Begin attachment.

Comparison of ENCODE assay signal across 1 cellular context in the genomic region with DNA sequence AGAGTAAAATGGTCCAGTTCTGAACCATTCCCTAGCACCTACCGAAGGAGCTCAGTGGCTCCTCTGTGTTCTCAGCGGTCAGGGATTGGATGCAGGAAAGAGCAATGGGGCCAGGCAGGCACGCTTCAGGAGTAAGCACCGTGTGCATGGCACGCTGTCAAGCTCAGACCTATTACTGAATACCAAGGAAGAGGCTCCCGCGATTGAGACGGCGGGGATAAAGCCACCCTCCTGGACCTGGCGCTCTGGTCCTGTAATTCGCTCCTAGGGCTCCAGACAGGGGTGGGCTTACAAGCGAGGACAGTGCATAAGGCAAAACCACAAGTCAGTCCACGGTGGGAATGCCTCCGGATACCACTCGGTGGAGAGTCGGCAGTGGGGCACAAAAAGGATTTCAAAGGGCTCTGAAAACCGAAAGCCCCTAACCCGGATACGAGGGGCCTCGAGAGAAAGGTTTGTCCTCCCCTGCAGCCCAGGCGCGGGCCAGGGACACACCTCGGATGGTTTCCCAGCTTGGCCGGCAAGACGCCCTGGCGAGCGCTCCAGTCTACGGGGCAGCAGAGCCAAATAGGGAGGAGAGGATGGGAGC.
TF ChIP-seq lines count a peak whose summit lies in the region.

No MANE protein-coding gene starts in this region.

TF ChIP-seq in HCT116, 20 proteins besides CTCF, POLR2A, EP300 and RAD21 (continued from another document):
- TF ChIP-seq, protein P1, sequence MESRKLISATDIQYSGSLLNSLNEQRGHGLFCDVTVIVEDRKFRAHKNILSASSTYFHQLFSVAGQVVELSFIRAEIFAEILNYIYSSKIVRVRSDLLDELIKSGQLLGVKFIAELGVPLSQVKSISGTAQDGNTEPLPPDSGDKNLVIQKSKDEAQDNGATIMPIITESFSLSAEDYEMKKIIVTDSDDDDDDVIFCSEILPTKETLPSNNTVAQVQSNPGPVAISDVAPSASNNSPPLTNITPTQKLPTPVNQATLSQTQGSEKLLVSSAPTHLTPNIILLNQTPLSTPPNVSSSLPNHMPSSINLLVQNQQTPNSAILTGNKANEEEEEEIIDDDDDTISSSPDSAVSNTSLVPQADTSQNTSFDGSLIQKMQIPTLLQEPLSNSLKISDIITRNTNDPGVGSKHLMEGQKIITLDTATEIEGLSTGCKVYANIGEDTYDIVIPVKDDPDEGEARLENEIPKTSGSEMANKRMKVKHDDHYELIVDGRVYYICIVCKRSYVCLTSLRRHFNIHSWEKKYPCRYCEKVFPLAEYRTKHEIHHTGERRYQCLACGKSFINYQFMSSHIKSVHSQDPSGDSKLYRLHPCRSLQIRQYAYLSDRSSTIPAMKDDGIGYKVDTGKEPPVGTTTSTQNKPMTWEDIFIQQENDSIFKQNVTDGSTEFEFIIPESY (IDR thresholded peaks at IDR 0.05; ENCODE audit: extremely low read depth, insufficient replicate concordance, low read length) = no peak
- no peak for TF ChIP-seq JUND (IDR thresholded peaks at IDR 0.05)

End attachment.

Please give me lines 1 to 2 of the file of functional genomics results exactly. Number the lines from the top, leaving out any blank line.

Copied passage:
Comparison of ENCODE assay signal across 1 cellular context in the genomic region with DNA sequence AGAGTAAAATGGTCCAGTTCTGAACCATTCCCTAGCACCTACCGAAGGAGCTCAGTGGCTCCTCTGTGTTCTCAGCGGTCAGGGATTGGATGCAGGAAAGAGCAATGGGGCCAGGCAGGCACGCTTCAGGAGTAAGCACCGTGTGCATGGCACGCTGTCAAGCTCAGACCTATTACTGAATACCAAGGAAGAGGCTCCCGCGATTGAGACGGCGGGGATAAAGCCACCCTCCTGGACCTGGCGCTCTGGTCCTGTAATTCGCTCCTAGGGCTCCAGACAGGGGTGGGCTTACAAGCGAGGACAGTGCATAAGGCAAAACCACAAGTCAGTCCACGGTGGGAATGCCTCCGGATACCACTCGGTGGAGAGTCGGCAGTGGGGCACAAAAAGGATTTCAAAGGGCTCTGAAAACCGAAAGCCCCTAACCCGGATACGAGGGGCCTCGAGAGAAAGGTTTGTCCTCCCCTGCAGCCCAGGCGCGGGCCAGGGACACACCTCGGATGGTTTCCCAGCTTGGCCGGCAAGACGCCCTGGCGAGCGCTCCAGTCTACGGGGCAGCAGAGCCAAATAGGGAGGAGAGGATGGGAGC.
TF ChIP-seq lines count a peak whose summit lies in the region.